The remastered version of the Beatles’ seminal 1966 LP, plucked from a lavish new box set, reflects the band’s own emphasis on mono over stereo in the studio, having been cut, we are told, from ‘the original master tapes’, using ‘a completely analogue signal path’, together with packaging that replicates the ‘artwork and construction of the original’. But, I ask here, does all this really make such a huge difference to our appreciation of the album?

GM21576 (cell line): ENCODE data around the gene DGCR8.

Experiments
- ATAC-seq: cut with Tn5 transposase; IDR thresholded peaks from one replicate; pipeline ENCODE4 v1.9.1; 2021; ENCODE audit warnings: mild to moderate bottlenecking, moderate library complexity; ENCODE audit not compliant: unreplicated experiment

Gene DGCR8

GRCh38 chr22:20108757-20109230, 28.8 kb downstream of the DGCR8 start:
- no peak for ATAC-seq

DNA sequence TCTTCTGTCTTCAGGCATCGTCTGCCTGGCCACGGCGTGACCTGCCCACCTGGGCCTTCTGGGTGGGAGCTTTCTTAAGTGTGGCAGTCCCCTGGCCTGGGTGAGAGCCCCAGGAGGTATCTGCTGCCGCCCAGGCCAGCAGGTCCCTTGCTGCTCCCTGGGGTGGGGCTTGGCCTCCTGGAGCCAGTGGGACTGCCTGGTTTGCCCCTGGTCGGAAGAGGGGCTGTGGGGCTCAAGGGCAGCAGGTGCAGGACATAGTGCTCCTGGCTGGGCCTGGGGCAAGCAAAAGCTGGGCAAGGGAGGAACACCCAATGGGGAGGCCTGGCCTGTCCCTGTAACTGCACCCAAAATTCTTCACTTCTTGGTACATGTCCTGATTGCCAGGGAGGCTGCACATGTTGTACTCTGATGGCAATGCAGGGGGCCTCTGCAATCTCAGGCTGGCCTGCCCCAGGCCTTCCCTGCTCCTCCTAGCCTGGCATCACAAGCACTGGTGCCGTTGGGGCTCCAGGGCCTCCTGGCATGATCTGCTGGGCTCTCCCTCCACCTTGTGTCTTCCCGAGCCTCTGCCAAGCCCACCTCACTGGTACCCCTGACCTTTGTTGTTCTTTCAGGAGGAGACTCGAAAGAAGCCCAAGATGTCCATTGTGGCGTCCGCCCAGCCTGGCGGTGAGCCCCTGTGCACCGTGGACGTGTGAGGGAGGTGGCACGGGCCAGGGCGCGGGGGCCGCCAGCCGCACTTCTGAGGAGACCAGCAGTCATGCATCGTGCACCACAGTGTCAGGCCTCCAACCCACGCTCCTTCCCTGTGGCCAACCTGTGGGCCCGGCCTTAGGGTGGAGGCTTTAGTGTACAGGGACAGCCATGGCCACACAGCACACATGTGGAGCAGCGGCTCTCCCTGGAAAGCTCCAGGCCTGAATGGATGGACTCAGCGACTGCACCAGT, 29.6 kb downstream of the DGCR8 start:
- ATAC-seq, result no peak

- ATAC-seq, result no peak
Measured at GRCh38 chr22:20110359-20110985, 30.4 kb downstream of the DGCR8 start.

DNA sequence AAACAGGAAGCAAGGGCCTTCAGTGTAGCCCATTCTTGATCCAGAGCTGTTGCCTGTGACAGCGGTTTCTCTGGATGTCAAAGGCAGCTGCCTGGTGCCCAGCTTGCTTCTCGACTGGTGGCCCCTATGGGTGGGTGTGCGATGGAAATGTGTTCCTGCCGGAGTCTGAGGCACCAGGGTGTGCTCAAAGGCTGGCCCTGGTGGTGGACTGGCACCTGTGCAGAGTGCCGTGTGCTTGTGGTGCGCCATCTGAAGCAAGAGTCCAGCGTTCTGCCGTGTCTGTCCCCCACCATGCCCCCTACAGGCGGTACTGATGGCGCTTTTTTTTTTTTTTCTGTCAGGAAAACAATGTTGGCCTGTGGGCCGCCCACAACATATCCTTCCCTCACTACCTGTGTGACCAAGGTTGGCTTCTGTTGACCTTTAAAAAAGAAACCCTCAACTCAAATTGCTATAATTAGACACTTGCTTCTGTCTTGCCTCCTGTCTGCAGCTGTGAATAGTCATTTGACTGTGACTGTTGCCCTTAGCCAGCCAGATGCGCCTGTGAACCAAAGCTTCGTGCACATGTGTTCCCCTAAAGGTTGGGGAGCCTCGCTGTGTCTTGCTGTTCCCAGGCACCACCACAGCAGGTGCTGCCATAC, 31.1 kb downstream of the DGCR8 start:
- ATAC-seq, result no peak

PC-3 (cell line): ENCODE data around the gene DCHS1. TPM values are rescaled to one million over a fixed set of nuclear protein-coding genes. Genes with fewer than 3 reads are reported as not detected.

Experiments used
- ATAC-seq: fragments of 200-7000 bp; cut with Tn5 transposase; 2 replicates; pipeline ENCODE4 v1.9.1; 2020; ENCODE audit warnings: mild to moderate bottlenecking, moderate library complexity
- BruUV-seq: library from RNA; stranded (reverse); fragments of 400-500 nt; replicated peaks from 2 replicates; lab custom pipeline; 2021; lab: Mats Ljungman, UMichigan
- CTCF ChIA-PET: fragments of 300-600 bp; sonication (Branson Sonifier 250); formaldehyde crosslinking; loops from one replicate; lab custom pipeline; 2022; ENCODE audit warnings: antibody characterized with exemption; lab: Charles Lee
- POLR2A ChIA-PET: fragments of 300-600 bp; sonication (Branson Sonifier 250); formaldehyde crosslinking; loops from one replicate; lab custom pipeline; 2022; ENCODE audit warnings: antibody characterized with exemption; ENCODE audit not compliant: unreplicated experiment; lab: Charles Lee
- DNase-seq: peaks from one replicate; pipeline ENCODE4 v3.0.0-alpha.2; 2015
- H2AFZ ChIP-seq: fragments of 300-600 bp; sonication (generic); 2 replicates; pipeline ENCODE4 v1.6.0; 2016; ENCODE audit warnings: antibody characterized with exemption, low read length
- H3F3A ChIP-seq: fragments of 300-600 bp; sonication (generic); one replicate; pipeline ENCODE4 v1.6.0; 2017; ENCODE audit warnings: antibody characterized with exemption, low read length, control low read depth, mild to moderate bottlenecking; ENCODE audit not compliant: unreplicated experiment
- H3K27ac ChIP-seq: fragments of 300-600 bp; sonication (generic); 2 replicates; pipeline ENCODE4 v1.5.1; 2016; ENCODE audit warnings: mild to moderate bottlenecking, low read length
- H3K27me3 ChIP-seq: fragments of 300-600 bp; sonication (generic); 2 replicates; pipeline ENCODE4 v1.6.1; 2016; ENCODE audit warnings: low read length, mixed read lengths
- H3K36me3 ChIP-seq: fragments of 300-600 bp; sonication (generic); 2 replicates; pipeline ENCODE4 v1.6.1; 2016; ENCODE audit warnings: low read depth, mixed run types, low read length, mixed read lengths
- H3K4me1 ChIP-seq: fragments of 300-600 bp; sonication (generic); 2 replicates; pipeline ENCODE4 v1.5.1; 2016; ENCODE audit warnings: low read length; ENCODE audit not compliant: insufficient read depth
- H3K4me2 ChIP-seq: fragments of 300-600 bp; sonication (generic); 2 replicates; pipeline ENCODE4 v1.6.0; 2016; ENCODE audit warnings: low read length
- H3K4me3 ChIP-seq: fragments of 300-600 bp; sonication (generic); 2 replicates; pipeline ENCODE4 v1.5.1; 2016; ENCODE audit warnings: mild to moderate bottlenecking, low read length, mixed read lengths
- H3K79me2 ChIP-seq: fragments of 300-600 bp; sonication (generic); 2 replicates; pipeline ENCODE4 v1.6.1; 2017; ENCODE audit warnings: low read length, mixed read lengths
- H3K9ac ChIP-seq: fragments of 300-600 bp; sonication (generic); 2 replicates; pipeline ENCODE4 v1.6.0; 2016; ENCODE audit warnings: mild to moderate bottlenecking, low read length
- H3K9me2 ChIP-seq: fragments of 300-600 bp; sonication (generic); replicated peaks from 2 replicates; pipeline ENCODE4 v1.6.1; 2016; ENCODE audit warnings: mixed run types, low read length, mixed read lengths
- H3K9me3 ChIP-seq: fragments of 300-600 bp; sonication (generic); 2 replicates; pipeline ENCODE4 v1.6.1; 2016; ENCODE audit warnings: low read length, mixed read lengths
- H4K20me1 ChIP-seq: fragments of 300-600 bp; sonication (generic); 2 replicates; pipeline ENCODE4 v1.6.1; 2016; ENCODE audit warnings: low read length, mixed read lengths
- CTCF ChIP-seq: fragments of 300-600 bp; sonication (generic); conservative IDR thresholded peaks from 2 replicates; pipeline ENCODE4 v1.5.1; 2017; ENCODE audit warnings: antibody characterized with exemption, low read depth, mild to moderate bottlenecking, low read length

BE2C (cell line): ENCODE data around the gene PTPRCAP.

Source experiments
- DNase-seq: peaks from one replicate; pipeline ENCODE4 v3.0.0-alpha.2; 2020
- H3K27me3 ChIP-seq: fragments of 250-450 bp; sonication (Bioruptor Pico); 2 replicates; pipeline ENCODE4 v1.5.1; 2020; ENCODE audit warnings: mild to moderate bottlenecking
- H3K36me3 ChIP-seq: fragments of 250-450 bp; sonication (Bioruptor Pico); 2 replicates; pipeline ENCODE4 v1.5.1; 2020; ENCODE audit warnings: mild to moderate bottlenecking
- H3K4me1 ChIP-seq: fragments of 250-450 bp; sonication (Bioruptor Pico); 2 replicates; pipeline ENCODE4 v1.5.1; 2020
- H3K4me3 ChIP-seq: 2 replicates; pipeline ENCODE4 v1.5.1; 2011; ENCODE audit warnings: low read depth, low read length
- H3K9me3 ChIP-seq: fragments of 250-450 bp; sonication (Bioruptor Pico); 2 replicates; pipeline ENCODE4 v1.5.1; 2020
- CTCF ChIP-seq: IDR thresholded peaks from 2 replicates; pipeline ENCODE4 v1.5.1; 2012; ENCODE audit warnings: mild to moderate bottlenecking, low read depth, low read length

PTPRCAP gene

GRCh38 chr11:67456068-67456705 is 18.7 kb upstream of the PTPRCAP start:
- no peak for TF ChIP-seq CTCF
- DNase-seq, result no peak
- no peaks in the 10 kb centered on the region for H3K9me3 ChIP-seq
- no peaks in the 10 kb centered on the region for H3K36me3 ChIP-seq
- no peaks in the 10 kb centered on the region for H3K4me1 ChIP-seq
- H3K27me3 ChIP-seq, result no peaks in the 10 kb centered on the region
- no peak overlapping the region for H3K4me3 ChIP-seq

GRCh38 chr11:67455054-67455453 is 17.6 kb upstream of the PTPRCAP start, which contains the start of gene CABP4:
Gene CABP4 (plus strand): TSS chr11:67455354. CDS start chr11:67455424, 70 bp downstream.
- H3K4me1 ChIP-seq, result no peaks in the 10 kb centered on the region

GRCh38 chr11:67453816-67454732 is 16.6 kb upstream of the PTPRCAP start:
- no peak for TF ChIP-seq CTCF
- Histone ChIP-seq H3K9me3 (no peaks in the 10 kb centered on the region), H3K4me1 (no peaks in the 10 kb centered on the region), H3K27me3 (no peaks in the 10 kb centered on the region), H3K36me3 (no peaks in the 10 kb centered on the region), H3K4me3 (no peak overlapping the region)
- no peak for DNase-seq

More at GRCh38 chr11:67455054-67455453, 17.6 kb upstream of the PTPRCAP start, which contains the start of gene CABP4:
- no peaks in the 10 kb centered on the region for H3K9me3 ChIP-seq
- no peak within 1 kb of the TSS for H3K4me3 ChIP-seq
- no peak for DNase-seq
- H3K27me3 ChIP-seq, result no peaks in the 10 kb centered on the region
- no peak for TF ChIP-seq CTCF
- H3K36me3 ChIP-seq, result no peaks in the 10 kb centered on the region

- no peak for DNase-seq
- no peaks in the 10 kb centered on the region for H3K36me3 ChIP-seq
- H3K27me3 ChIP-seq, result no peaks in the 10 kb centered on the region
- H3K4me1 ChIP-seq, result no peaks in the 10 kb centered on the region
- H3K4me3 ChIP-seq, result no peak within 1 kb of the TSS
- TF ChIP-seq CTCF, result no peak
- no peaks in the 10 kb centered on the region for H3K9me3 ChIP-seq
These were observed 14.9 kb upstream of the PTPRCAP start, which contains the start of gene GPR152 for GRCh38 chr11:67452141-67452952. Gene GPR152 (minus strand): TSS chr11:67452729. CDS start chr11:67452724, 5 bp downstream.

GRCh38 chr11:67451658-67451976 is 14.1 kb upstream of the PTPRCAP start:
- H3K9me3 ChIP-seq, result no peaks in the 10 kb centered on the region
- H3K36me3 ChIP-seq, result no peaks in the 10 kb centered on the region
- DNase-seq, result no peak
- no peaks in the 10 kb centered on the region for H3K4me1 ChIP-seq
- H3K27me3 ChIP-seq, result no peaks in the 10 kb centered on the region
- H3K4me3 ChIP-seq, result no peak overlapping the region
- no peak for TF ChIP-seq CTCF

I was convinced that the September release of a 14LP box set of remastered Beatles recordings in mono constituted, as a Hollywood announcer might put it, the most important vinyl-record event of the year. This is because it provided a chance to experience how fans originally listened to the Beatles back in the sixties, according to how George Martin and ‘the boys’ intended the songs to sound, not being in any way enamoured by the advent of stereo, which they felt needlessly filtered sound through two channels when one was just fine. It also negates having to wander around record fairs and second-hand shops in search of highly-priced, pre-digital versions of the mono albums (not that this is a particular chore), only to find them severely scratched through wear and tear. I was, however, alarmed by the £288 price tag on the box set (as anyone on my kind of wages would be!), being significantly relieved to find later that I could buy the records individually. I therefore resolved to start with the band’s seventh LP release, eager to hear just how enhanced this ‘studio album’ now sounds, after having spent over twenty years listening to the digitalised stereo version on CD – the wrong version of the album, as it turns out!